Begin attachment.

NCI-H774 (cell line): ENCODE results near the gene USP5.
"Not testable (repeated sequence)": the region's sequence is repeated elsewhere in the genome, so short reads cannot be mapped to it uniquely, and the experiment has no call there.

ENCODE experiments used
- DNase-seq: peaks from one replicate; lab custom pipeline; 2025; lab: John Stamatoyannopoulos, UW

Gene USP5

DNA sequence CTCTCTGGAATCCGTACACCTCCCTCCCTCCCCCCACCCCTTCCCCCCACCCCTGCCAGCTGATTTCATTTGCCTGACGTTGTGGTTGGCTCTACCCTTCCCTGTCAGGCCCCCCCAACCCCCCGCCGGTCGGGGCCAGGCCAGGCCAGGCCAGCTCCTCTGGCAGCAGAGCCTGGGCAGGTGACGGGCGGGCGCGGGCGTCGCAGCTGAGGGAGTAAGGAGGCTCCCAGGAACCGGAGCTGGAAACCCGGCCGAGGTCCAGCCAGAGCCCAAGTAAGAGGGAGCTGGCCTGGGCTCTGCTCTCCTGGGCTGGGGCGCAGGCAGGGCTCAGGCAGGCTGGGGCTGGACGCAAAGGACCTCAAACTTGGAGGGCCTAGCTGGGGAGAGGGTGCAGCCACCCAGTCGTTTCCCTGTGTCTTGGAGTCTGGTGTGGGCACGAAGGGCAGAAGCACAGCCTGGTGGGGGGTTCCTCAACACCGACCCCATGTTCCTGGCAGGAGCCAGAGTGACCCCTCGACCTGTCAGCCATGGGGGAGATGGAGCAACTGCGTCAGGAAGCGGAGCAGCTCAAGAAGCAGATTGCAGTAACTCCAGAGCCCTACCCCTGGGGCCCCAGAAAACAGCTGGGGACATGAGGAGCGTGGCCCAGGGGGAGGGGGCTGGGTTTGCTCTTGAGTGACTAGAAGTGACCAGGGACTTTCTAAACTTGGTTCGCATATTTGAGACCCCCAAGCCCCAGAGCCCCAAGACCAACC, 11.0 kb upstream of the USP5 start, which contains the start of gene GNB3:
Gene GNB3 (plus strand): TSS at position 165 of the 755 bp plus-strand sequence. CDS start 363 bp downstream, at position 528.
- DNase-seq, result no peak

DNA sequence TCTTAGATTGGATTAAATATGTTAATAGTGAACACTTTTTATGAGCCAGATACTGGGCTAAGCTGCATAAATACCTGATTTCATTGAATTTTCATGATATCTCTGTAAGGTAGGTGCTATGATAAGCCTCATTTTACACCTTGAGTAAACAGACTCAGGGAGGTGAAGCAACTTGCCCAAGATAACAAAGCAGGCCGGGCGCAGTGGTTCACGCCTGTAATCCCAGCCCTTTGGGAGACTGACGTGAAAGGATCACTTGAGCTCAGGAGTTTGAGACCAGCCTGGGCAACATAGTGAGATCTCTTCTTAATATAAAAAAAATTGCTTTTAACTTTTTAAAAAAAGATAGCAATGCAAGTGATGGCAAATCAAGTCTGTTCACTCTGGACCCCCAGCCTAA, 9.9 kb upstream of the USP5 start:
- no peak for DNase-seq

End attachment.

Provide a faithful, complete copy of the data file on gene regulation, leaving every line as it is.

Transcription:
NCI-H774 (cell line): ENCODE results near the gene USP5.
"Not testable (repeated sequence)": the region's sequence is repeated elsewhere in the genome, so short reads cannot be mapped to it uniquely, and the experiment has no call there.

ENCODE experiments used
- DNase-seq: peaks from one replicate; lab custom pipeline; 2025; lab: John Stamatoyannopoulos, UW

Gene USP5

DNA sequence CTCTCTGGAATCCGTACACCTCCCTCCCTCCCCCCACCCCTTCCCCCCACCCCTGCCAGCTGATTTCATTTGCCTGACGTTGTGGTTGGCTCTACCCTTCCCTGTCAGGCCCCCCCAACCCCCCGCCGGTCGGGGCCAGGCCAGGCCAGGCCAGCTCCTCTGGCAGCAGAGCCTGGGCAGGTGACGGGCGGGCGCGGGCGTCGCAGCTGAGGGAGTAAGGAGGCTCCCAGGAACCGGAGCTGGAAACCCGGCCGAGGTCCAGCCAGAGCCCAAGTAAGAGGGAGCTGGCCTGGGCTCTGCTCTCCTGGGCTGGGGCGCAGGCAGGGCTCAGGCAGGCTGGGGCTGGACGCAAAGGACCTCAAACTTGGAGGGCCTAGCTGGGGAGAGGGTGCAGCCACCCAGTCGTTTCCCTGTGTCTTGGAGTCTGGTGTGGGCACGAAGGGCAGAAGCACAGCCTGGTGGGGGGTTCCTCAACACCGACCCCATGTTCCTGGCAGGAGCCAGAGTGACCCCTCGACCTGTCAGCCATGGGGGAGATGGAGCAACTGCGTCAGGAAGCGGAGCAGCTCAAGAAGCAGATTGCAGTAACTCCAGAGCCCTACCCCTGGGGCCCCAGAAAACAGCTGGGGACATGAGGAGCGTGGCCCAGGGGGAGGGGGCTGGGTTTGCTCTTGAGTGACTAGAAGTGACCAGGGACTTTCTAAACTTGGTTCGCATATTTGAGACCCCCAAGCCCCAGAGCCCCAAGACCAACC, 11.0 kb upstream of the USP5 start, which contains the start of gene GNB3:
Gene GNB3 (plus strand): TSS at position 165 of the 755 bp plus-strand sequence. CDS start 363 bp downstream, at position 528.
- DNase-seq, result no peak

DNA sequence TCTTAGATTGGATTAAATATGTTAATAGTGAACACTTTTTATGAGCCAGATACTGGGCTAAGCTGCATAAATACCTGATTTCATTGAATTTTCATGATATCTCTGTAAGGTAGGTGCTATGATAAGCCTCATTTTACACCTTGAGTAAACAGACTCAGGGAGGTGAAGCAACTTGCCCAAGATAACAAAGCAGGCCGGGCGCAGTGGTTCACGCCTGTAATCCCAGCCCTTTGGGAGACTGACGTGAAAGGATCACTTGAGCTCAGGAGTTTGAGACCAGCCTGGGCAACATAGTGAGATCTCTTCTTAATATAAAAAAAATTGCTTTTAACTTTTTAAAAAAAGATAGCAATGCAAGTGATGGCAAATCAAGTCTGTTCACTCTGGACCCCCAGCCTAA, 9.9 kb upstream of the USP5 start:
- no peak for DNase-seq